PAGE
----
THE MANAGEMENT INTERVIEW Rob McLeod – Why he’s not what you expect

It says something about Rob McLeod that some time after an hour-long interview tape has run out, we’re still talking. He’s not the easiest chap to get hold of – swag of directorships, consultancy roles and clients around the country keep him well occupied. But once pinned down, he is generous with both his time and his thoughts.
It’s unexpected.
Stereotyping might suggest that barrister and tax specialist who is former chair of Ernst & Young, adviser to governmental taskforces and chair of the NZ Business Roundtable might be bit buttoned down – professionally distant, personally diffident.
Not in the least. McLeod likes to engage. It is, he says, feature of what could be called his management style that both work and client relationships are generally predicated around friendship.
“I’ve always tended to run senior management team as friends – I have this theory that friendship equals effectiveness. Even in professional advisory capacity to clients, I’ve sought friendship as opposed to having relationship like that with dentist.”
He reckons it creates better platform for group discussion or problem resolution. But he’s also happy to admit his approach is less managerial technique than natural tendency.
“If I went looking for reasons why I operate that way then I’d say it’s turned out by accident, that it worked and gave rise to more effective outcomes. The main reason is more to do with my personal makeup – of what I am and who I am.”
You could look to his whanau for clues.
McLeod is the youngest of five siblings born and raised on the East Coast near Gisborne. Of Ngati Porou and Scottish descent, he also has strong links to the Tuhoe people through his nanny, spending lot of marae-based holidays with her in the Eastern Bay of Plenty.
He is clear that family influences have played large part in his life: in his attitudes toward education, for starters. That four kids from his family ended up with university education was not the norm – particularly in the 1960s when his oldest sister went, says McLeod. This he attributes to the influence of his father (now 93).
“He had thing about education – my theory is it’s because he missed out on senior high school. He was at Te Aute College and would have been due to matriculate when Hawkes Bay was hit by the earthquake in 1931. He got pulled out of the system having done really well up to that point. So he lectured us kids about it and the McLeod family quite unique in the broader whanau that so many of us went on to university.”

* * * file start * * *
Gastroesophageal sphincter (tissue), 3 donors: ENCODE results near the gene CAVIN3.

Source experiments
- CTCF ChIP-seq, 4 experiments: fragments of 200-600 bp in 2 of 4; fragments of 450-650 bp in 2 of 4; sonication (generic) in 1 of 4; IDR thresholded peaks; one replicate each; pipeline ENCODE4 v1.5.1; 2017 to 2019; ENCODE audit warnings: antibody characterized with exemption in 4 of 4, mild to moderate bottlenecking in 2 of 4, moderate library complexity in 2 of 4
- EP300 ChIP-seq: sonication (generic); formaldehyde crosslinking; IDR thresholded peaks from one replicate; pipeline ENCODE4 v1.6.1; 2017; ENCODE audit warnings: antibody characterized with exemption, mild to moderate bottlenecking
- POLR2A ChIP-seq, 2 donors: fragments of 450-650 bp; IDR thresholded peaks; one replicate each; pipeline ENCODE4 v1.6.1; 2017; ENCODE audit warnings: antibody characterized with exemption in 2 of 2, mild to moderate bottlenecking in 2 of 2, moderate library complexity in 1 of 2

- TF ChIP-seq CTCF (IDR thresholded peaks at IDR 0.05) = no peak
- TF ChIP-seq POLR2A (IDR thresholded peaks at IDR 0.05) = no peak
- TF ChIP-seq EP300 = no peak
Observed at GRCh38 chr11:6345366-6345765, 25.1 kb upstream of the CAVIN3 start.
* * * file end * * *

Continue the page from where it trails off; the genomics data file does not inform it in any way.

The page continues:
His older siblings set high standards both in sporting and academic achievements. McLeod says he was the family’s black sheep in the sense that he rather drifted through the school system – tagging behind sister who was shining example of achievement.
“When my parents went to the school they’d get completely different reports, one glowing and the other… well, he’s bit of chore. My father even said when I got married – ‘Rob exceeded our expectations in terms of how he got on in later life’. But I did discover that when I developed keen interest in something, I was able to differentiate myself, to perform.”
There is, says McLeod, story about expectations around all this. It’s something he is hot about.
“I’ve observed that when people are put into positions of responsibility, they have reasonable prospect of rising to it. But there’s whole lot of conditioning that goes on in your environment – to large extent you do what you’re conditioned to do in terms of the expectations that are developed around you.
“It’s theme of mine in Business Roundtable terms that expectations are so crucial in human development. They have huge conditioning force and effect and sometimes, if we get that wrong as community, we can sub-optimise outcomes.”
It’s also something he talks about in relation to Moridom and why, as people, as families, they should aim high. “If people’s expectations are low then their performance is invariably low and I urge Mori to have broader and more optimistic expectations.”